Feeds

Linode adds analytics package to Linux cloud

Forewarned is forearmed

Beginner's guide to SSL certificates

Xen hosting company Linode has added a statistics collection and graphing service to its cloud to keep current users happy.

The "Longview" technology uses a server-side agent written in Perl – available as an open source project on Github – to inspect server performance, massage data, and output it to a Linode admin GUI.

It gives administrators a general view of the consumption of CPU, memory, network, and processes in their Linux servers, and lets them expand for a more detailed view as well.

Unlike similar analytical packages from larger companies such as Amazon Web Services, the tech has no monitoring capability, so it will not automatically notify you if a server croaks.

Rather, the company hopes administrators will use Longview "as a tool to aid in identifying bottlenecks or opportunities to tune things," according to chief executive Christopher Aker.

The service is available as a free and paid-for version. "The free version is restricted in two ways – one is the frequency with which it samples data [and] data retention is also limited," Aker says.

The free version will sample information every five minutes, and only let people zoom back over a 30 minute period, giving admins access to six slices of information to use when diagnosing problems.

"The pro version removes both of those restrictions," Aker says. Sampling frequency goes to once per minute, and there is no data retention. The paid version costs $20 a month for one to three servers, and up to $200 a month for 100 servers.

Eventually, Linode hopes to offer a service to let admins download all the data from all of their servers using a simple process within Longview, rather than having to apply third-party analytics to their log files.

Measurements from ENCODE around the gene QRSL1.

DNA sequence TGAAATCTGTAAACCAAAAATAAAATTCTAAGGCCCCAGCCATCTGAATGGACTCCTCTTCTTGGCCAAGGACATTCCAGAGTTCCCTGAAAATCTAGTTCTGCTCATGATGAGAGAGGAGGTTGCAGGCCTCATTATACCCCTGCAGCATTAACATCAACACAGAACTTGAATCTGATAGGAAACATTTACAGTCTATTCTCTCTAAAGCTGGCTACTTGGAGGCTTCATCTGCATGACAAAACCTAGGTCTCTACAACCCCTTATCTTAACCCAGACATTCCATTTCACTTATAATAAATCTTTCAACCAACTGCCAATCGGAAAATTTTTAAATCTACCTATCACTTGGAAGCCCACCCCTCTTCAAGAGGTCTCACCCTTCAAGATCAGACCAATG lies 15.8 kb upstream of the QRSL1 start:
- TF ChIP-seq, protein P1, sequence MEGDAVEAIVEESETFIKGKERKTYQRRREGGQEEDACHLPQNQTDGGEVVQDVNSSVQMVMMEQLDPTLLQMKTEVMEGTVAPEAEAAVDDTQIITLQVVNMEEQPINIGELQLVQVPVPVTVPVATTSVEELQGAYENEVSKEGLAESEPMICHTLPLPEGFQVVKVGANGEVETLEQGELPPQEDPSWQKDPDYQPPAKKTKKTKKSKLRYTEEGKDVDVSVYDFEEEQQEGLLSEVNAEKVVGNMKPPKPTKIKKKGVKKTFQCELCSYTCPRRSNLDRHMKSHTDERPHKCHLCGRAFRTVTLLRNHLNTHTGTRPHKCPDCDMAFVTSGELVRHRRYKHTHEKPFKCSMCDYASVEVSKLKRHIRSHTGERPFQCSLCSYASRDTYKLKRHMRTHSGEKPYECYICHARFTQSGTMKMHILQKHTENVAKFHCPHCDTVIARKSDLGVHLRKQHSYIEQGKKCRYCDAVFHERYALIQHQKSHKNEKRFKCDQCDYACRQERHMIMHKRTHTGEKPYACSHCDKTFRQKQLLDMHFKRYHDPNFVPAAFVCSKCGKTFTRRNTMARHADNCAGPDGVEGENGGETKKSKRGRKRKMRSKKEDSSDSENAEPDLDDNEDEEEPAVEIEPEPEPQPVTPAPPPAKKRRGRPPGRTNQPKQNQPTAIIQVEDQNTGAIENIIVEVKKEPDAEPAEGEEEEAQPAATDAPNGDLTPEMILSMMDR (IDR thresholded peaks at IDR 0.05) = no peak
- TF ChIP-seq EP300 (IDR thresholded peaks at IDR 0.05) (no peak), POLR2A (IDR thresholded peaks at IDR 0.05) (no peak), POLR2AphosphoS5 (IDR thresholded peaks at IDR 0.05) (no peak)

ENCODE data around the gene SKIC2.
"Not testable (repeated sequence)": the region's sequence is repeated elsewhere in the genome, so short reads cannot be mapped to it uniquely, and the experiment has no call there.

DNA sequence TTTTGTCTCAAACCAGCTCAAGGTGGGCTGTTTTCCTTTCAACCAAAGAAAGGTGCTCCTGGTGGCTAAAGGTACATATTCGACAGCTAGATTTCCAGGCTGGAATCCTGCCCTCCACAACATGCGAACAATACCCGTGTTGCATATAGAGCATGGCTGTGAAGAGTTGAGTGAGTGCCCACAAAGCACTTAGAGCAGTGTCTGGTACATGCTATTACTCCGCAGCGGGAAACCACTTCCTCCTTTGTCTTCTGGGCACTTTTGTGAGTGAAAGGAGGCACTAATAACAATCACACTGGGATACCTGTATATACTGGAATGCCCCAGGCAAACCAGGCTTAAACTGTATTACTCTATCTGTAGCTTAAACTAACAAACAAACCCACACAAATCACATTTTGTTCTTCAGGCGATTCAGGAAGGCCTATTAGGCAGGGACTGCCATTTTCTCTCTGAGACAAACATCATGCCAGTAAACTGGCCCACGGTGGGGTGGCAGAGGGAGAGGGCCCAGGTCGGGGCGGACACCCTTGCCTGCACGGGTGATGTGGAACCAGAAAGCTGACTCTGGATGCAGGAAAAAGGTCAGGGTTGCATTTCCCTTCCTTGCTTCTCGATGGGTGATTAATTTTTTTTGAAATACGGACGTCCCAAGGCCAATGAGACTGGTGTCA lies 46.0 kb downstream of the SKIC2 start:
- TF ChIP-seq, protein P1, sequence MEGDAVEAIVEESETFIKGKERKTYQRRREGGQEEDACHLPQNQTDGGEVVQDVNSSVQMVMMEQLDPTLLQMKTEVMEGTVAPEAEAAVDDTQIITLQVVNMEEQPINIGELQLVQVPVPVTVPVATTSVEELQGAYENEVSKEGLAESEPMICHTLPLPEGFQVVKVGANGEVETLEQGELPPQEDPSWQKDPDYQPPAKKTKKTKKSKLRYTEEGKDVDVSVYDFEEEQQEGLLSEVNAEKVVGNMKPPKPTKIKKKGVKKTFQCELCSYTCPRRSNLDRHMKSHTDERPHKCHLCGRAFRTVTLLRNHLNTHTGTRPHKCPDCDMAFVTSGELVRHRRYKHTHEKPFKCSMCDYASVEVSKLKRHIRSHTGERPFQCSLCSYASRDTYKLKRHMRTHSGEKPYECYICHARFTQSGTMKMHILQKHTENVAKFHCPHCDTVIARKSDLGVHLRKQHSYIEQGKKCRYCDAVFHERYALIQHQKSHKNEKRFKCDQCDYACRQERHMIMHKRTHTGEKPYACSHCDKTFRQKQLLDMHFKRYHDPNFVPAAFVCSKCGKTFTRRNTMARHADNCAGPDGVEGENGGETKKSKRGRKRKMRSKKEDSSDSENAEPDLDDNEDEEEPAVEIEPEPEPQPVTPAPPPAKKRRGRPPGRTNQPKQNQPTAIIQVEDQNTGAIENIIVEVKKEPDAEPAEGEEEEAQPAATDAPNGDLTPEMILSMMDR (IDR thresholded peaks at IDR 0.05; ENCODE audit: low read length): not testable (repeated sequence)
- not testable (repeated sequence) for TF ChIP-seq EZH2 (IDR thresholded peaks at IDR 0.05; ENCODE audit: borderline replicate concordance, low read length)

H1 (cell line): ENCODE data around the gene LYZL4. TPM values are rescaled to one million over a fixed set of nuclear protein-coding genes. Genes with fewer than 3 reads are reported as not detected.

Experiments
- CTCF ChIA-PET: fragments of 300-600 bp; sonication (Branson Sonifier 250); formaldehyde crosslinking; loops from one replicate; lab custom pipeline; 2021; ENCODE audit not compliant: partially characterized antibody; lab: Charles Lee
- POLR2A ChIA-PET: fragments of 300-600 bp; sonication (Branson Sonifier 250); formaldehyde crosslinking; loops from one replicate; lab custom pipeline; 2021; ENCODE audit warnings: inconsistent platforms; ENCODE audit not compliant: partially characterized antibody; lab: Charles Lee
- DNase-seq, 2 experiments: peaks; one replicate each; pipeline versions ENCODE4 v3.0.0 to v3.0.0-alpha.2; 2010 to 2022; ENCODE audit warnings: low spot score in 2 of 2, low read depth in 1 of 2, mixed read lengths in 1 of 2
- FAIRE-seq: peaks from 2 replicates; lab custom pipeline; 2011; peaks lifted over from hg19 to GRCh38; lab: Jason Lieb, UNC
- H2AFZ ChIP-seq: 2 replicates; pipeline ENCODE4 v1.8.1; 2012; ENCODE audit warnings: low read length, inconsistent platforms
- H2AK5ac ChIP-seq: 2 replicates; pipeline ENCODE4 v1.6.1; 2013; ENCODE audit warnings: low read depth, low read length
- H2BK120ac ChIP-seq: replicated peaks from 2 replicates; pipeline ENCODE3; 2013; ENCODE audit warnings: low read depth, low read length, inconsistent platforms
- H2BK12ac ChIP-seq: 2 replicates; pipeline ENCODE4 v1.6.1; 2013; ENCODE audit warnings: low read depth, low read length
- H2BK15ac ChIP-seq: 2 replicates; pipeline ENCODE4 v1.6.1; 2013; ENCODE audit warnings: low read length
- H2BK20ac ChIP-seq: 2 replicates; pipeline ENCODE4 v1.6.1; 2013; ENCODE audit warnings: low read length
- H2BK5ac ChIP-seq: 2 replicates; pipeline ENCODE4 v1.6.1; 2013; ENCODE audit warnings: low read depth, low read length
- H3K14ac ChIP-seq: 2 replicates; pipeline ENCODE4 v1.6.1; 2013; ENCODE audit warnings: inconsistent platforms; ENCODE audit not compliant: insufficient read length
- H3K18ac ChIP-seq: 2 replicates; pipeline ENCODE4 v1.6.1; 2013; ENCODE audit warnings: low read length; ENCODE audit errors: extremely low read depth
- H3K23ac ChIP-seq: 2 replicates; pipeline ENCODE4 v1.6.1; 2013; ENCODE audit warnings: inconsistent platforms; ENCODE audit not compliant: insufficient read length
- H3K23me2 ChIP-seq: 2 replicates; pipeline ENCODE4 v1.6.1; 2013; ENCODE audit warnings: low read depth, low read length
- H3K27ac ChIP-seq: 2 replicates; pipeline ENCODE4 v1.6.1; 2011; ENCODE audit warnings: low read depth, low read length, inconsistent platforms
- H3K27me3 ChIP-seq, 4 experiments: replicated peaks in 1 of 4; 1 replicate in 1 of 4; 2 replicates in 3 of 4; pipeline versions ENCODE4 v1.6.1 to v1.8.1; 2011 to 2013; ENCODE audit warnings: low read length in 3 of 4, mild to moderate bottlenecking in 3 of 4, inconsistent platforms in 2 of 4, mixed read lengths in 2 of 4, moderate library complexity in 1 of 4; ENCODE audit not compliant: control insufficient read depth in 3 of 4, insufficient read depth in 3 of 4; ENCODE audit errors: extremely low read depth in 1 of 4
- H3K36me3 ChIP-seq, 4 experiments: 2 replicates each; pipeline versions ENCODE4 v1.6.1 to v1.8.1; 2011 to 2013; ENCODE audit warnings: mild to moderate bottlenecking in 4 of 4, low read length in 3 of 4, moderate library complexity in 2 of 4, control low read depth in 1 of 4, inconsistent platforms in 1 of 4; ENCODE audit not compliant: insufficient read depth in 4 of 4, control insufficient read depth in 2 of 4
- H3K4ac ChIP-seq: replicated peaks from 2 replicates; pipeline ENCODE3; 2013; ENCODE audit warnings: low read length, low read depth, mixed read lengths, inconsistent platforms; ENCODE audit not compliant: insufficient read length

Given the changes in the web hosting market wrought by the rise of clouds such as Amazon Web Services and Rackspace and Azure, and others, many companies are having to either lower prices, or introduce new cheap features for users, many of which hew to a "freemium" model as with Longview. ®

Intelligent flash storage arrays

More from The Register

next story
Azure TITSUP caused by INFINITE LOOP
Fat fingered geo-block kept Aussies in the dark
NASA launches new climate model at SC14
75 days of supercomputing later ...
Yahoo! blames! MONSTER! email! OUTAGE! on! CUT! CABLE! bungle!
Weekend woe for BT as telco struggles to restore service
Cloud unicorns are extinct so DiData cloud mess was YOUR fault
Applications need to be built to handle TITSUP incidents
NSA SOURCE CODE LEAK: Information slurp tools to appear online
Now you can run your own intelligence agency
BOFH: WHERE did this 'fax-enabled' printer UPGRADE come from?
Don't worry about that cable, it's part of the config
Stop the IoT revolution! We need to figure out packet sizes first
Researchers test 802.15.4 and find we know nuh-think! about large scale sensor network ops
DEATH by COMMENTS: WordPress XSS vuln is BIGGEST for YEARS
Trio of XSS turns attackers into admins
prev story

Whitepapers

Why and how to choose the right cloud vendor
The benefits of cloud-based storage in your processes. Eliminate onsite, disk-based backup and archiving in favor of cloud-based data protection.
Forging a new future with identity relationship management
Learn about ForgeRock's next generation IRM platform and how it is designed to empower CEOS's and enterprises to engage with consumers.
Designing and building an open ITOA architecture
Learn about a new IT data taxonomy defined by the four data sources of IT visibility: wire, machine, agent, and synthetic data sets.
How to determine if cloud backup is right for your servers
Two key factors, technical feasibility and TCO economics, that backup and IT operations managers should consider when assessing cloud backup.
Reg Reader Research: SaaS based Email and Office Productivity Tools
Read this Reg reader report which provides advice and guidance for SMBs towards the use of SaaS based email and Office productivity tools.